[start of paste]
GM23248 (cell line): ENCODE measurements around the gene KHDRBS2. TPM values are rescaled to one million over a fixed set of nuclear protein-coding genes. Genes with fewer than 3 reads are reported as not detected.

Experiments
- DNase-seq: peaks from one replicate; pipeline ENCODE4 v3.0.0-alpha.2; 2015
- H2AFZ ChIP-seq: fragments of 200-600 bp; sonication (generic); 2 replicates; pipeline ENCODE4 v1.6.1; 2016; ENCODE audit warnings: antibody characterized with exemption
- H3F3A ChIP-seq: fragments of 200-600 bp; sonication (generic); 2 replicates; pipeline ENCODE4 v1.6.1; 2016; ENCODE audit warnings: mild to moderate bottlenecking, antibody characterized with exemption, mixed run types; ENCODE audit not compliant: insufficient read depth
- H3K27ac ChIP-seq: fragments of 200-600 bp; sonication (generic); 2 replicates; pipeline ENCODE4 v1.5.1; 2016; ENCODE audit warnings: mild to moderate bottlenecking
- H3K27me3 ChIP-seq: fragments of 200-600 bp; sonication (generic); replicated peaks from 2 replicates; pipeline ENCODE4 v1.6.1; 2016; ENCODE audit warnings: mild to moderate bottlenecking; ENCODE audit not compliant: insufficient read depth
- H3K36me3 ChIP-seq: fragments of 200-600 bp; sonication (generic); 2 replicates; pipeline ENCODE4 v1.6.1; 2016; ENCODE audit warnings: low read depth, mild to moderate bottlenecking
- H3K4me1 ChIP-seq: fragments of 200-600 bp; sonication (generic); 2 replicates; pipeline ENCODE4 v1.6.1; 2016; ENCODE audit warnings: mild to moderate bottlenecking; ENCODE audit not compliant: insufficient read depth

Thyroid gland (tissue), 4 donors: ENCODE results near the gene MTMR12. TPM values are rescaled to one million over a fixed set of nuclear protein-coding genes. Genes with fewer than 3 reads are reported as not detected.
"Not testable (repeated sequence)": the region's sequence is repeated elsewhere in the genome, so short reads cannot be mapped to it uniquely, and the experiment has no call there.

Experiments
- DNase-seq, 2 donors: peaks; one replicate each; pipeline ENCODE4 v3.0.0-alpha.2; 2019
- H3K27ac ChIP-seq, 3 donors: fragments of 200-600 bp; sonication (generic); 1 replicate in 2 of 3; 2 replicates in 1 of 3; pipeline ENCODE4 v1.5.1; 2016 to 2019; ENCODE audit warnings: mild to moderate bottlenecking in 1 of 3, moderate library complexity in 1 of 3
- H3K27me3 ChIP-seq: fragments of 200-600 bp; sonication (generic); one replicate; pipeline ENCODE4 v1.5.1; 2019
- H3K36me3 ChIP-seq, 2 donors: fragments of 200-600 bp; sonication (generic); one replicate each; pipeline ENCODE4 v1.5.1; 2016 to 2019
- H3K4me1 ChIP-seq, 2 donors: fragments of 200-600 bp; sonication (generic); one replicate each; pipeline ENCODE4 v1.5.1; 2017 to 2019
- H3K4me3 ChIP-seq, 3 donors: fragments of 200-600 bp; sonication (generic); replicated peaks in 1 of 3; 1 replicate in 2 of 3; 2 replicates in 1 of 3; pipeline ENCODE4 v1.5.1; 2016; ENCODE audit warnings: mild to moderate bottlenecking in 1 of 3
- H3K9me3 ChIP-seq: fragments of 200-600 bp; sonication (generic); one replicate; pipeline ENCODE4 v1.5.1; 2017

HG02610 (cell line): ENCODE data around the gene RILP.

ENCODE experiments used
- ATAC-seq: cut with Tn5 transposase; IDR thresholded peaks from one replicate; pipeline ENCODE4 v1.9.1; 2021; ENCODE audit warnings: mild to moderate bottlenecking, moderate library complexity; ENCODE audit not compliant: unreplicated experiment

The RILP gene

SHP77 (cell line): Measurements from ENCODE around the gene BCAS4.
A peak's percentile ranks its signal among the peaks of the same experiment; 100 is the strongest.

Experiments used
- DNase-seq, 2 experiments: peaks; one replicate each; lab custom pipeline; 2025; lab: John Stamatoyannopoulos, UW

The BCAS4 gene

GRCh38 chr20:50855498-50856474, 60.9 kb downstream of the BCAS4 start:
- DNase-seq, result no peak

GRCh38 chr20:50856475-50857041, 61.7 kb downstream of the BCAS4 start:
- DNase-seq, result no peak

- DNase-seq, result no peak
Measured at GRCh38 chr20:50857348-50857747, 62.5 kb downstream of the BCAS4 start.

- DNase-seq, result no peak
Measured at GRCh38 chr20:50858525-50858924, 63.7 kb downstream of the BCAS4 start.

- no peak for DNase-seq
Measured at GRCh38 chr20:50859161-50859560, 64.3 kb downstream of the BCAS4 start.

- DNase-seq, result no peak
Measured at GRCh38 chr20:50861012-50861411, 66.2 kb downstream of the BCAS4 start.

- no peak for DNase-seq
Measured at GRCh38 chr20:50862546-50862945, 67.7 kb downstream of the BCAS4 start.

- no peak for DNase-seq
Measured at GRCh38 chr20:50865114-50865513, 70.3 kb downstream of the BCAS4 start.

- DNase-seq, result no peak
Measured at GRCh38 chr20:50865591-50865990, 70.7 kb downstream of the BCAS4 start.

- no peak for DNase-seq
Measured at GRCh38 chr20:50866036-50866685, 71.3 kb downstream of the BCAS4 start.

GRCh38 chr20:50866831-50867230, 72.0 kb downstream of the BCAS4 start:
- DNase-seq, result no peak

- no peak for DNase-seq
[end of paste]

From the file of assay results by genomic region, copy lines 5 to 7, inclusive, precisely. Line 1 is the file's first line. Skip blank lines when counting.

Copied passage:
- H3F3A ChIP-seq: fragments of 200-600 bp; sonication (generic); 2 replicates; pipeline ENCODE4 v1.6.1; 2016; ENCODE audit warnings: mild to moderate bottlenecking, antibody characterized with exemption, mixed run types; ENCODE audit not compliant: insufficient read depth
- H3K27ac ChIP-seq: fragments of 200-600 bp; sonication (generic); 2 replicates; pipeline ENCODE4 v1.5.1; 2016; ENCODE audit warnings: mild to moderate bottlenecking
- H3K27me3 ChIP-seq: fragments of 200-600 bp; sonication (generic); replicated peaks from 2 replicates; pipeline ENCODE4 v1.6.1; 2016; ENCODE audit warnings: mild to moderate bottlenecking; ENCODE audit not compliant: insufficient read depth